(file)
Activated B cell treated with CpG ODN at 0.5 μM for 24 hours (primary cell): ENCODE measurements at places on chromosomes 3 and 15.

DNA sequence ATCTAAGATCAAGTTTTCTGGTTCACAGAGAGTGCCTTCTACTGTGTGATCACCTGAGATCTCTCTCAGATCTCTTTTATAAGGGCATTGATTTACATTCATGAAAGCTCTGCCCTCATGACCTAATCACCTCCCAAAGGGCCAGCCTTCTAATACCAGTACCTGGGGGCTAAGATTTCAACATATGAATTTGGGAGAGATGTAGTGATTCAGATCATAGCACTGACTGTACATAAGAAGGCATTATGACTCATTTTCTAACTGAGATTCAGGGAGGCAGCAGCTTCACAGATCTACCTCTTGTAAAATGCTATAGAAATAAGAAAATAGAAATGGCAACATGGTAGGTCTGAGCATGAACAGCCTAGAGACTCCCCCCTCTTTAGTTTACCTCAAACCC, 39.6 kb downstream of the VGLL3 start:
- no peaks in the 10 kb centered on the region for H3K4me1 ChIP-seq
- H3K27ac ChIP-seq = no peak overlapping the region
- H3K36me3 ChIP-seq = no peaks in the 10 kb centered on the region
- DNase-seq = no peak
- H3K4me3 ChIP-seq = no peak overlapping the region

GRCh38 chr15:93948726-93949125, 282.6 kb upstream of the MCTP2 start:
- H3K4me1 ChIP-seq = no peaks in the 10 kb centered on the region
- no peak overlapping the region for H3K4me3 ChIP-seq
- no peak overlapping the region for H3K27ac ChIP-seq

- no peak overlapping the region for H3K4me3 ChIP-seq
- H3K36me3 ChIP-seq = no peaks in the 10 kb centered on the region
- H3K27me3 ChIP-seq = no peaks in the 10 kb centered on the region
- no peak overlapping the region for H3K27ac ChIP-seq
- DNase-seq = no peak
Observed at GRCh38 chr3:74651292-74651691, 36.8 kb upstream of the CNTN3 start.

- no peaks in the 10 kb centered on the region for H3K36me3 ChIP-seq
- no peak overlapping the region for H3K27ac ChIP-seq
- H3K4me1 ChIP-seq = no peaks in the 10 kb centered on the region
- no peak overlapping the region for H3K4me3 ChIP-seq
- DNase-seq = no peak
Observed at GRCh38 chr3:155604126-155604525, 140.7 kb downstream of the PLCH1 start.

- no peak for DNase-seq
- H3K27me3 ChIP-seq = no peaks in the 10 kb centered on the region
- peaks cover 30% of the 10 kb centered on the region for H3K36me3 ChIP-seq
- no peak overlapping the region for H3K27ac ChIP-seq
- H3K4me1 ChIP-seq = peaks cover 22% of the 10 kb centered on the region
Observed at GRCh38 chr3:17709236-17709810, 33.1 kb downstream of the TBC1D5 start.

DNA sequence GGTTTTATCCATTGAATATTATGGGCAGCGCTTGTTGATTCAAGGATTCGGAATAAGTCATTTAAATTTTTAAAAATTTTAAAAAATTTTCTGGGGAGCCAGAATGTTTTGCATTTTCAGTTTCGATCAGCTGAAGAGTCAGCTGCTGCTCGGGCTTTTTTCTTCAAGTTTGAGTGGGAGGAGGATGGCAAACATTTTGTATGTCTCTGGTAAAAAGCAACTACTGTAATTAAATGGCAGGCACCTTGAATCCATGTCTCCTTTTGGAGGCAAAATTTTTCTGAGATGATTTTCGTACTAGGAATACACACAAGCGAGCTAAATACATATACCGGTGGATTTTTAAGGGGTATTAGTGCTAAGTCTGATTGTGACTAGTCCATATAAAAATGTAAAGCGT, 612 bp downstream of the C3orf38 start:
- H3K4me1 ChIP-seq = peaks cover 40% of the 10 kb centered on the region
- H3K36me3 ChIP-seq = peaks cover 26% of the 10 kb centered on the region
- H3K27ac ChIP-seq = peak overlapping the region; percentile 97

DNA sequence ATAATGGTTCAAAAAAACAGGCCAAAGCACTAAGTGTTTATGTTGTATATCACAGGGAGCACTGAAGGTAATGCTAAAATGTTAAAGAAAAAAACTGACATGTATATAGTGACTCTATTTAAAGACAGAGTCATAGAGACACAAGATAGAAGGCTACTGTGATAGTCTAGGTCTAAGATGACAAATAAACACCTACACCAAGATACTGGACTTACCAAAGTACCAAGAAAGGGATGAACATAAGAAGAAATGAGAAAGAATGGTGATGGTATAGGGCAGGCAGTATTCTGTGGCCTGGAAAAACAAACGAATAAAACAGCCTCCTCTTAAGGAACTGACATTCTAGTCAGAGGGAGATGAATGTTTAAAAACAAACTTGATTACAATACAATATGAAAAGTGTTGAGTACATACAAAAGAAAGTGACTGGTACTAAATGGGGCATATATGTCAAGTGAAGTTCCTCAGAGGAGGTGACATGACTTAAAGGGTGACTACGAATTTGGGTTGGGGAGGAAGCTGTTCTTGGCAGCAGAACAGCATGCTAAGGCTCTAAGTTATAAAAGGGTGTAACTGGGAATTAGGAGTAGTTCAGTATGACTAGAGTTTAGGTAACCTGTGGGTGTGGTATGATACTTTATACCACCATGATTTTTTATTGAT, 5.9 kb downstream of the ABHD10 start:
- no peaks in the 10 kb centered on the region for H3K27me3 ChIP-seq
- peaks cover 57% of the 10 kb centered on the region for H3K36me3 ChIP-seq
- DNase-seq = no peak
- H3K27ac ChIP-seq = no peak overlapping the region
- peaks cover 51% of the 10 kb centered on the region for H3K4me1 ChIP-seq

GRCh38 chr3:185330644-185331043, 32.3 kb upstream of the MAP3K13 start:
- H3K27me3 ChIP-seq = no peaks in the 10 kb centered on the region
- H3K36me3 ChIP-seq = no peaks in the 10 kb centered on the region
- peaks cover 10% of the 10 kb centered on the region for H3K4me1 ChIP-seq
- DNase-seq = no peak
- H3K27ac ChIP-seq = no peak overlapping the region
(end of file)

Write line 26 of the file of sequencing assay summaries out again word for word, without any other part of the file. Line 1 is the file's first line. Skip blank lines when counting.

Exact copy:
- peaks cover 30% of the 10 kb centered on the region for H3K36me3 ChIP-seq